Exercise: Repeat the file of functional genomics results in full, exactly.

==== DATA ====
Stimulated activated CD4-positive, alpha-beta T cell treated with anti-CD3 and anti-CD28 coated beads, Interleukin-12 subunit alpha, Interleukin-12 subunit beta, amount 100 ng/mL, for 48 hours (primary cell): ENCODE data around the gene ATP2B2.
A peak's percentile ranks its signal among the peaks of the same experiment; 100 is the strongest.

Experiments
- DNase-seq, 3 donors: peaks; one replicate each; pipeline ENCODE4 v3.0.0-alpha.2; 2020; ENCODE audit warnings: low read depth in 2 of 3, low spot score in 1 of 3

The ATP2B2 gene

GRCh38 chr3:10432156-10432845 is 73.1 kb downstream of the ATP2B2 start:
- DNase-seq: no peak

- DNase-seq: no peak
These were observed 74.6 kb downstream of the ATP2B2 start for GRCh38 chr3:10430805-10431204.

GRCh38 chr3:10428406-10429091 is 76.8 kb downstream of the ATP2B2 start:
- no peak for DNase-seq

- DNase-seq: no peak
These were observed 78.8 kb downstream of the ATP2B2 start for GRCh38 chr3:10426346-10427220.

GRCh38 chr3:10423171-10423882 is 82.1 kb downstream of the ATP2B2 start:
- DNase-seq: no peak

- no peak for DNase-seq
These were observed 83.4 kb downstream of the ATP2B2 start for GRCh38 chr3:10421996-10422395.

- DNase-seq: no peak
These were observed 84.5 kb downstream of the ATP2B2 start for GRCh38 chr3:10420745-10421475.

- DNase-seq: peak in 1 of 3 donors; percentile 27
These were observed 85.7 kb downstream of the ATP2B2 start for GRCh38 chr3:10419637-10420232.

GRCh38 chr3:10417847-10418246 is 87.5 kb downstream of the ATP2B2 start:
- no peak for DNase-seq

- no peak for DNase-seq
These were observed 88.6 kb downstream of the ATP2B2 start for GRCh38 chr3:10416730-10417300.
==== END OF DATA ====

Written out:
Stimulated activated CD4-positive, alpha-beta T cell treated with anti-CD3 and anti-CD28 coated beads, Interleukin-12 subunit alpha, Interleukin-12 subunit beta, amount 100 ng/mL, for 48 hours (primary cell): ENCODE data around the gene ATP2B2.
A peak's percentile ranks its signal among the peaks of the same experiment; 100 is the strongest.

Experiments
- DNase-seq, 3 donors: peaks; one replicate each; pipeline ENCODE4 v3.0.0-alpha.2; 2020; ENCODE audit warnings: low read depth in 2 of 3, low spot score in 1 of 3

The ATP2B2 gene

GRCh38 chr3:10432156-10432845 is 73.1 kb downstream of the ATP2B2 start:
- DNase-seq: no peak

- DNase-seq: no peak
These were observed 74.6 kb downstream of the ATP2B2 start for GRCh38 chr3:10430805-10431204.

GRCh38 chr3:10428406-10429091 is 76.8 kb downstream of the ATP2B2 start:
- no peak for DNase-seq

- DNase-seq: no peak
These were observed 78.8 kb downstream of the ATP2B2 start for GRCh38 chr3:10426346-10427220.

GRCh38 chr3:10423171-10423882 is 82.1 kb downstream of the ATP2B2 start:
- DNase-seq: no peak

- no peak for DNase-seq
These were observed 83.4 kb downstream of the ATP2B2 start for GRCh38 chr3:10421996-10422395.

- DNase-seq: no peak
These were observed 84.5 kb downstream of the ATP2B2 start for GRCh38 chr3:10420745-10421475.

- DNase-seq: peak in 1 of 3 donors; percentile 27
These were observed 85.7 kb downstream of the ATP2B2 start for GRCh38 chr3:10419637-10420232.

GRCh38 chr3:10417847-10418246 is 87.5 kb downstream of the ATP2B2 start:
- no peak for DNase-seq

- no peak for DNase-seq
These were observed 88.6 kb downstream of the ATP2B2 start for GRCh38 chr3:10416730-10417300.